Her novel The Orphan’s Tale: In the Night Garden received the James Tiptree, Jr. Memorial Award and, along with its sequel Orphan’s Tale: In the Cities of Coin and Space, the Mythopoeic Award. Her short story “The Future Is Blue” earned Valente a Theodore Sturgeon Memorial Award. She won the Lambda Award for her novel Palimpsest and her poem “The Seven Devils of Central California” was recognized with the Rhysling Award. Valente has also won five Locus Awards, two each in the novella and young adult book category and one in the novelette category.

“A Buyer’s Guide to Maps of Antarctica” was originally purchased by Neil Clarke and Nick Mamatas for Clarkesworld issue 20, published in May 2008. David G. Hartwell and Kathryn Cramer selected the story for Year’s Best Fantasy 9 and Rich Horton reprinted it in Unplugged: The Web’s Best Sci-Fi & Fantasy: 2008 Download. The story was also used in Realms 2: The Second Year of Clarkesworld Magazine and Valente reprinted it in her collection Ventriloquism. It was nominated for the World Fantasy Award for Best Short Fiction.

Maps are cool, and although Valente doesn’t include any actual maps in “A Buyer’s Guide to Maps of Antarctica,” she does provide detailed descriptions of six fictional maps of Antarctica and the South Orkney Islands. Her descriptions, written as if they appeared in an auction house catalog, go far beyond simply providing details of the map.

Valente’s catalog entries paint a picture of two very different cartographers whose lives and interests intertwined. Nahuel Acuña is a serious cartographer who does his best, often under trying conditions, to accurately map the edges of the world. His quest is aided by his ability to garner funding from a variety of sources. On the other hand, Villalba Maldonado, who was on the same initial voyage as Acuña, and scrambles for any money in pursuit his interests, seems to relish depicting the world as he would like it to be, as well as trolling his rival with his creations.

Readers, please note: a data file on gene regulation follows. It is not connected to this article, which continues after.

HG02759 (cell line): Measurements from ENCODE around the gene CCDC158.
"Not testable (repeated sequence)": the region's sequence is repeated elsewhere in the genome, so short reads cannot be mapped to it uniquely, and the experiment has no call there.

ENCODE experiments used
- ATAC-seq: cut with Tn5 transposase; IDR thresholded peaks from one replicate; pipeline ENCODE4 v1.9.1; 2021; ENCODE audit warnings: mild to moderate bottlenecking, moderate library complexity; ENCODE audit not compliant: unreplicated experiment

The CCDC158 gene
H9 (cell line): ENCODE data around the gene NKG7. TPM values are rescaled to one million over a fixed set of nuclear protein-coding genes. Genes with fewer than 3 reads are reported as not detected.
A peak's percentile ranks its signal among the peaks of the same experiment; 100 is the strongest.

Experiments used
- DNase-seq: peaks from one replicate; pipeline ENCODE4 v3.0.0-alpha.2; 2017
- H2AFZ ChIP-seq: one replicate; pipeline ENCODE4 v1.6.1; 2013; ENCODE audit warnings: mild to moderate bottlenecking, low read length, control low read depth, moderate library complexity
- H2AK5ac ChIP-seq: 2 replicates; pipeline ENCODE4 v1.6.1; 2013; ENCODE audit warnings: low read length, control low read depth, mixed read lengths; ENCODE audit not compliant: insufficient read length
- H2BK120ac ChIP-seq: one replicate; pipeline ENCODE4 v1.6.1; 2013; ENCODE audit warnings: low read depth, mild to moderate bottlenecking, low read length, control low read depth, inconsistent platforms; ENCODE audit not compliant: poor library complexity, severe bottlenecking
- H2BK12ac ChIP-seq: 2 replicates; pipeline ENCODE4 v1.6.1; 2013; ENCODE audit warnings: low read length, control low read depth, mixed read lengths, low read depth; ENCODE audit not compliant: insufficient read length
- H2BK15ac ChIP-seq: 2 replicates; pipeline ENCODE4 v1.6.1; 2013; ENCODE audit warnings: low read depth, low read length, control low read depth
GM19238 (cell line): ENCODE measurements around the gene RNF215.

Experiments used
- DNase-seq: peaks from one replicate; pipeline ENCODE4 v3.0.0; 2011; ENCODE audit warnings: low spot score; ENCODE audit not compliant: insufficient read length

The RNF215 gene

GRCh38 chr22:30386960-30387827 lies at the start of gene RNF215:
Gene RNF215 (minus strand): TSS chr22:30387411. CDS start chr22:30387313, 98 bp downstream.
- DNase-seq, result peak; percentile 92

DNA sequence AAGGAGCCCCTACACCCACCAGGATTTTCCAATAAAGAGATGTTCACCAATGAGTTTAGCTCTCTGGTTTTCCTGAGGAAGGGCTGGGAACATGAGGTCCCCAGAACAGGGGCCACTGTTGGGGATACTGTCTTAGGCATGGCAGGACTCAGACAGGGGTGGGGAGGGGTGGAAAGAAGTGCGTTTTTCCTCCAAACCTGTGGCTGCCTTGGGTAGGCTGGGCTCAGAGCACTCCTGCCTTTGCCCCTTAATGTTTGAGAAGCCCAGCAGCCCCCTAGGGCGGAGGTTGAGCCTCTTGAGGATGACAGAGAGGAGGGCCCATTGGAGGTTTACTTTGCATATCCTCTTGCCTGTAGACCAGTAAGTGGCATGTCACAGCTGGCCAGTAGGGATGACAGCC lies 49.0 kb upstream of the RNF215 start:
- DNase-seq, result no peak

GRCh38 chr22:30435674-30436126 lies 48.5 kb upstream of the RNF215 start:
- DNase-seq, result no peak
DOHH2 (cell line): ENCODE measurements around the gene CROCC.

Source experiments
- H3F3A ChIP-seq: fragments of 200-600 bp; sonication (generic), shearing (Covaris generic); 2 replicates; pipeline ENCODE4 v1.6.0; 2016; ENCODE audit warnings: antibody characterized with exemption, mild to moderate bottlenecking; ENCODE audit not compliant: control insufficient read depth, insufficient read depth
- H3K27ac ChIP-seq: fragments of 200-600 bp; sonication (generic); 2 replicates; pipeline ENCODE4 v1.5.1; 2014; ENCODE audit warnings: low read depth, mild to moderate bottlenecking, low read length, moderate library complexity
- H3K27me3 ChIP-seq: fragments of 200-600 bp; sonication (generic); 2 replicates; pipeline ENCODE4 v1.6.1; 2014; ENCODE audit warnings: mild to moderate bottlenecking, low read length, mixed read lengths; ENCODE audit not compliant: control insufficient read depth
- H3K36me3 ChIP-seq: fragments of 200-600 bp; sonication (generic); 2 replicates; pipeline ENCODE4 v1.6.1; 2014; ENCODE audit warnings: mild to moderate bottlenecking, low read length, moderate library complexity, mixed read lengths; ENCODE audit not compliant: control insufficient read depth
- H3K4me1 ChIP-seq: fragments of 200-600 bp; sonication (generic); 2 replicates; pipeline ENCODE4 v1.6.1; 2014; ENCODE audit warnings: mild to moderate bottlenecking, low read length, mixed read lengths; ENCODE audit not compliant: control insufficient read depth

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Tor.com Celebrates 50 Years of Locus Magazine

Thursday, May 3rd, 2018 | Posted by John ONeill

Locus 1987-small

Over at Tor.com, Paul Weimer (who comments occasionally at Black Gate and elsewhere as PrinceJvstin) has written a fine tribute to one of my favorite magazines — Locus, the news magazine of the science fiction and fantasy field. He captures exactly what the magazine has meant to readers over the years, especially in the 80s and 90s when it was the trusted news source that tied together the entire genre.